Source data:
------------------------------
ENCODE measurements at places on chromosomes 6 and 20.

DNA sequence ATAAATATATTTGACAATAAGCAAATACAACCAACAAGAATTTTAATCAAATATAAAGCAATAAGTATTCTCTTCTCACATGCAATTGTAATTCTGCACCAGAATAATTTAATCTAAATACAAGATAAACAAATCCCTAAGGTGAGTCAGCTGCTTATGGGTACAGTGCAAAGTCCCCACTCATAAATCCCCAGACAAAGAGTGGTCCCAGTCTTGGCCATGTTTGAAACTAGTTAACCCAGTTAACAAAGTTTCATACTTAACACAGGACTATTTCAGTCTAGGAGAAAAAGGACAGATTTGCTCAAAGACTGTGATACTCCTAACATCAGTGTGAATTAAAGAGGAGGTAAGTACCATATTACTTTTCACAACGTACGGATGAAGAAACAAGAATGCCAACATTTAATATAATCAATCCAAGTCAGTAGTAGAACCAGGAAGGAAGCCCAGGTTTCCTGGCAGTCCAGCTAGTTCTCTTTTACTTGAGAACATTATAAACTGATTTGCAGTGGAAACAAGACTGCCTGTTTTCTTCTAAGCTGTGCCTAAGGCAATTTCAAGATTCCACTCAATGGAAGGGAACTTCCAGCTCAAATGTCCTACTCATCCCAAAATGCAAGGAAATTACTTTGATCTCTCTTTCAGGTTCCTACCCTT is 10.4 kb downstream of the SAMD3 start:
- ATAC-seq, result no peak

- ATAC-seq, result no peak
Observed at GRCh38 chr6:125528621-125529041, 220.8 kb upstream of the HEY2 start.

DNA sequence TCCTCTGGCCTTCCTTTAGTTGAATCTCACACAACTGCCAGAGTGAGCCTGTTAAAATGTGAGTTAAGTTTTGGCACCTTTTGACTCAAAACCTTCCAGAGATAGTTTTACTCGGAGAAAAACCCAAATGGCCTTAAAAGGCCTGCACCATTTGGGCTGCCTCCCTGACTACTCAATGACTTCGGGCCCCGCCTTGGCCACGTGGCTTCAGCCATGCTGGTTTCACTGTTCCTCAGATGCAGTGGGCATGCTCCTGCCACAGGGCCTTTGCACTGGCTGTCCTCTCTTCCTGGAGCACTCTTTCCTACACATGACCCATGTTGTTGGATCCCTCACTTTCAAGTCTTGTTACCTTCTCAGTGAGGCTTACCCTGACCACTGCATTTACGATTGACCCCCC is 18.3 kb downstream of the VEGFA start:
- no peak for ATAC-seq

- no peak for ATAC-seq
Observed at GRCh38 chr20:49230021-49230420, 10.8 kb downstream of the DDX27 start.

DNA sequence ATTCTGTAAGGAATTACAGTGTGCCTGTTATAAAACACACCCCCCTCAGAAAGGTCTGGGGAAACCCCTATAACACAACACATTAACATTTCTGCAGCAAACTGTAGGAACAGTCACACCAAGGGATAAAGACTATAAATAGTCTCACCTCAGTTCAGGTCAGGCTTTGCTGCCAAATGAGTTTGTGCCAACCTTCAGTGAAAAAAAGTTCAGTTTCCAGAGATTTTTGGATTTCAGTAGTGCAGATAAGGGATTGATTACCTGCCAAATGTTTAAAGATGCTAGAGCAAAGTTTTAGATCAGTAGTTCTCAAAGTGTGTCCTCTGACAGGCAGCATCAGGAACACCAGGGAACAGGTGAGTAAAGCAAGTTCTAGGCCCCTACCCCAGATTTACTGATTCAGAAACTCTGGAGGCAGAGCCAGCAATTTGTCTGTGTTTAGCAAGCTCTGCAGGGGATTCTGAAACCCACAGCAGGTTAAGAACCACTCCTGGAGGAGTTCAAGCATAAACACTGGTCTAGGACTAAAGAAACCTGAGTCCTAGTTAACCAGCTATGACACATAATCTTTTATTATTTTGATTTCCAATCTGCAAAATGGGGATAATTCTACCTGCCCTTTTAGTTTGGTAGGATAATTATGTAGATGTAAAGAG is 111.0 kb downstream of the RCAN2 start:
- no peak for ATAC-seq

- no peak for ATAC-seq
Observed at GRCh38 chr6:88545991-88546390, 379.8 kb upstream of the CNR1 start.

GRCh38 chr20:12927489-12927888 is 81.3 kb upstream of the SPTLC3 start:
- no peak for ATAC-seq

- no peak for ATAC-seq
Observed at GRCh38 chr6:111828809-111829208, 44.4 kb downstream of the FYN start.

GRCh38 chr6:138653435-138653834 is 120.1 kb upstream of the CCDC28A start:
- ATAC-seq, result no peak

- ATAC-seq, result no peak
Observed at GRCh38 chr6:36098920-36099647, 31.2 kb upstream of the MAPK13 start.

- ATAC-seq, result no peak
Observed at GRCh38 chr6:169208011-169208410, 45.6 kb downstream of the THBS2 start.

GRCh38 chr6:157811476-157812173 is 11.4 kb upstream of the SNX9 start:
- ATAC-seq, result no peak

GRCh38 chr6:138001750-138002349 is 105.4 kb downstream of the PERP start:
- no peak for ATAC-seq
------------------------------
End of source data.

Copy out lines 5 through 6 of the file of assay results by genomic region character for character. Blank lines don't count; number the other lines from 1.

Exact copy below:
Observed at GRCh38 chr6:125528621-125529041, 220.8 kb upstream of the HEY2 start.

DNA sequence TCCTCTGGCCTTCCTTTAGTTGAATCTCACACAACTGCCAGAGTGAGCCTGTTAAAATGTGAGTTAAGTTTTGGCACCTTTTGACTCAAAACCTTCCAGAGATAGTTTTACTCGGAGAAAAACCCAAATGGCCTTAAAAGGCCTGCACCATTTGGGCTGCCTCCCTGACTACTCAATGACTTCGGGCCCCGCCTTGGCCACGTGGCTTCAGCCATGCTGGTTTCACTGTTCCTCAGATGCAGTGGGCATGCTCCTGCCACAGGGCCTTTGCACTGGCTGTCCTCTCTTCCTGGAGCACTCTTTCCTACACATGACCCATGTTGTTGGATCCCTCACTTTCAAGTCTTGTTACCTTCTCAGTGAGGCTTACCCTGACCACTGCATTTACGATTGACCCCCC is 18.3 kb downstream of the VEGFA start: